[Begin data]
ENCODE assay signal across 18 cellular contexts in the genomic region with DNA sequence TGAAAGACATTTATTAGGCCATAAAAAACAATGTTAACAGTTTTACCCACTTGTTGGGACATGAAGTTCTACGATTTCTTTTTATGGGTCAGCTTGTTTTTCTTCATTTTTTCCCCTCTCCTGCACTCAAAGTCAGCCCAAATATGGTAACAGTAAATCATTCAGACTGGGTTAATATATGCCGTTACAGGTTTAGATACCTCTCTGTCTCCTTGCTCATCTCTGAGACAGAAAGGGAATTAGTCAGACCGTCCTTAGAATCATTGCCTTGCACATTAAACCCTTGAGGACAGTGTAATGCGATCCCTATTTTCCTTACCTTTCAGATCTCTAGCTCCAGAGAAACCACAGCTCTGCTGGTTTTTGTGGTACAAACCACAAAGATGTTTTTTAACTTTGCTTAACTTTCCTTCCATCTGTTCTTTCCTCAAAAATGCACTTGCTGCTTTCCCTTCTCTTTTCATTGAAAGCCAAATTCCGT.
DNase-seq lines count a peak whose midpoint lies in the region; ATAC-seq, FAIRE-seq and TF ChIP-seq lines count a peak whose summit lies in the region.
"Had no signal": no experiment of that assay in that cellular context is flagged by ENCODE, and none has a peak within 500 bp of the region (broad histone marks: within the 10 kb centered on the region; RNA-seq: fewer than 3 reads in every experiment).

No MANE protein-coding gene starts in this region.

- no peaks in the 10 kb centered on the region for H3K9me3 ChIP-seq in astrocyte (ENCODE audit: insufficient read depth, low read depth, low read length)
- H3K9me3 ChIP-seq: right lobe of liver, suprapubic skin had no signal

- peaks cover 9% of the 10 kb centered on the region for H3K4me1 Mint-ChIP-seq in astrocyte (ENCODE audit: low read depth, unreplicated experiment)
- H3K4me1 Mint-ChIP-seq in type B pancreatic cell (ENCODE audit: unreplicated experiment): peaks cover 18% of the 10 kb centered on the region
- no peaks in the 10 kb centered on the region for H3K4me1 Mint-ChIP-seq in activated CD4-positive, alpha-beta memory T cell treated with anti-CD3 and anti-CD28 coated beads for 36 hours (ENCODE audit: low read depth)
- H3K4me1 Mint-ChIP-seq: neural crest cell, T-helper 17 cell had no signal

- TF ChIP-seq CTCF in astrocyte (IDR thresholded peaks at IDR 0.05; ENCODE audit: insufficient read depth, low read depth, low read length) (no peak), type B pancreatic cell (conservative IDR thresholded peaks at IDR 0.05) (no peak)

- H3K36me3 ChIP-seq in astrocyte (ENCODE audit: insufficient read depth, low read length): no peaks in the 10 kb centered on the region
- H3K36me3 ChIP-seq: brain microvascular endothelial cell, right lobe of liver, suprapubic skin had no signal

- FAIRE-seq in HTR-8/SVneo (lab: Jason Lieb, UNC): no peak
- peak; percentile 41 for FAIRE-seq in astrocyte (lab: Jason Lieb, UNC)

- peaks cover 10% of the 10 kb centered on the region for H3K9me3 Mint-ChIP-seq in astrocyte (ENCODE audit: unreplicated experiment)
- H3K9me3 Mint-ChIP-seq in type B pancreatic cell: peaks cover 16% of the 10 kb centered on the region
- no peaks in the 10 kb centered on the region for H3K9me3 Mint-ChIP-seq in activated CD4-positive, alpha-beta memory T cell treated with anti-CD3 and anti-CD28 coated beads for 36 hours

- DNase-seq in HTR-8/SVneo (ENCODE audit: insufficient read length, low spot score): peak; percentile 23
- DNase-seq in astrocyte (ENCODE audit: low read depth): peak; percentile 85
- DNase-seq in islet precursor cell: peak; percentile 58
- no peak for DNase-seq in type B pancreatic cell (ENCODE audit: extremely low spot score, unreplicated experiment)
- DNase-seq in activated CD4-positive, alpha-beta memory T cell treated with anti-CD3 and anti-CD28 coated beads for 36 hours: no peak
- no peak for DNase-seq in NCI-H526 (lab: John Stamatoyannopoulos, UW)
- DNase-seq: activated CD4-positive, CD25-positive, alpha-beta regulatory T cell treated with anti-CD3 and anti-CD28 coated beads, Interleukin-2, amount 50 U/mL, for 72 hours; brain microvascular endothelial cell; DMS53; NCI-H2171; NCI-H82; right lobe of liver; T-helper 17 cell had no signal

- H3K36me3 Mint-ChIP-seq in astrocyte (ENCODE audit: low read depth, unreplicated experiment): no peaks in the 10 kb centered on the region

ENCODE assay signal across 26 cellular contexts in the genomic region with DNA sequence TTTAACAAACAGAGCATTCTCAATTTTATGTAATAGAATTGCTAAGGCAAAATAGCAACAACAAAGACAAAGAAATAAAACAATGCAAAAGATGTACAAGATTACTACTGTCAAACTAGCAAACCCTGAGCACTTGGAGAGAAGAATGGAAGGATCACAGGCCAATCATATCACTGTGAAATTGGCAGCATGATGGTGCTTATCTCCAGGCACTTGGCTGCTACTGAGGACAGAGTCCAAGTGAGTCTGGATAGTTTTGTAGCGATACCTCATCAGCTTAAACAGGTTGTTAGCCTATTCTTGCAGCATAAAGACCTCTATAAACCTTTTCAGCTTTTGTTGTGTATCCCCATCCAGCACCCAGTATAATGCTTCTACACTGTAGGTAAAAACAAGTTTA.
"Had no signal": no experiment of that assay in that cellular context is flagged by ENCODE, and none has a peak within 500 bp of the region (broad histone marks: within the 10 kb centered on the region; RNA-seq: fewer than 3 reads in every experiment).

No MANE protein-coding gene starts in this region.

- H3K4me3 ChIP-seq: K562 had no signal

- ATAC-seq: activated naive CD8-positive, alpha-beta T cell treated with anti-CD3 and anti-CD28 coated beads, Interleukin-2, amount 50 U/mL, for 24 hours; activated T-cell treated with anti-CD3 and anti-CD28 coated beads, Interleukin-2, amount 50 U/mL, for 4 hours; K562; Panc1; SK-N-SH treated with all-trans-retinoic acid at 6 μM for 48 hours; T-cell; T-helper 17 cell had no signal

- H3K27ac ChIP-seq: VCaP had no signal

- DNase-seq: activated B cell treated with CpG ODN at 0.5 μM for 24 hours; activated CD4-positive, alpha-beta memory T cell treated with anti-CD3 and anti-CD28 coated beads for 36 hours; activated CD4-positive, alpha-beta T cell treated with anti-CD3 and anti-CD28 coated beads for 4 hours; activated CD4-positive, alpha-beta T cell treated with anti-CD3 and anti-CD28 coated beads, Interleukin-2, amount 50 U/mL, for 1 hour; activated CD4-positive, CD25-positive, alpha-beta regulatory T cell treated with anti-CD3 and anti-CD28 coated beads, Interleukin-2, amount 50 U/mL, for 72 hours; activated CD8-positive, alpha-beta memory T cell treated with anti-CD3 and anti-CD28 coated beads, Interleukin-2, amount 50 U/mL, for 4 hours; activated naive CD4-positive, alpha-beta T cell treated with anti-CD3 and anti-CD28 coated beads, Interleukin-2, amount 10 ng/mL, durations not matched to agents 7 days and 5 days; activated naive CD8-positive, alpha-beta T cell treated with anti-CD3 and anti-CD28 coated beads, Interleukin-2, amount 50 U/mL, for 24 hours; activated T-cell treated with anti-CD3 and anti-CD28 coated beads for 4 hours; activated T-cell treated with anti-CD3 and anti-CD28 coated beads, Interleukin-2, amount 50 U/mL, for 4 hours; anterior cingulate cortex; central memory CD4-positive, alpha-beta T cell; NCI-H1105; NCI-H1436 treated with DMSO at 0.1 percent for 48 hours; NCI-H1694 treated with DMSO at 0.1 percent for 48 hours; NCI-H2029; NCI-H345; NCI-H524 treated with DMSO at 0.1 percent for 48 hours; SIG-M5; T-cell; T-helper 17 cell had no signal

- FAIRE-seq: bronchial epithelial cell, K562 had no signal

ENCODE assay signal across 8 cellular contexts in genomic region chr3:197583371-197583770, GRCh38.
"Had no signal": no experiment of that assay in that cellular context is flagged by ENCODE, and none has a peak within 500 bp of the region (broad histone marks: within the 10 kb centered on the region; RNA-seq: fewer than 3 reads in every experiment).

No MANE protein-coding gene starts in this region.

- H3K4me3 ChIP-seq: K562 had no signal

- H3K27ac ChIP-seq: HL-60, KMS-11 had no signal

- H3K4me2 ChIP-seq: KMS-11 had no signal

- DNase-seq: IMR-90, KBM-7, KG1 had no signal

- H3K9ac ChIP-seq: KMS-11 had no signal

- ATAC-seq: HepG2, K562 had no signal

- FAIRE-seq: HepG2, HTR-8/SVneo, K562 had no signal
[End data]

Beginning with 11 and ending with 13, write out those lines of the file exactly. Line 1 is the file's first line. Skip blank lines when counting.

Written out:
- TF ChIP-seq CTCF in astrocyte (IDR thresholded peaks at IDR 0.05; ENCODE audit: insufficient read depth, low read depth, low read length) (no peak), type B pancreatic cell (conservative IDR thresholded peaks at IDR 0.05) (no peak)

- H3K36me3 ChIP-seq in astrocyte (ENCODE audit: insufficient read depth, low read length): no peaks in the 10 kb centered on the region
- H3K36me3 ChIP-seq: brain microvascular endothelial cell, right lobe of liver, suprapubic skin had no signal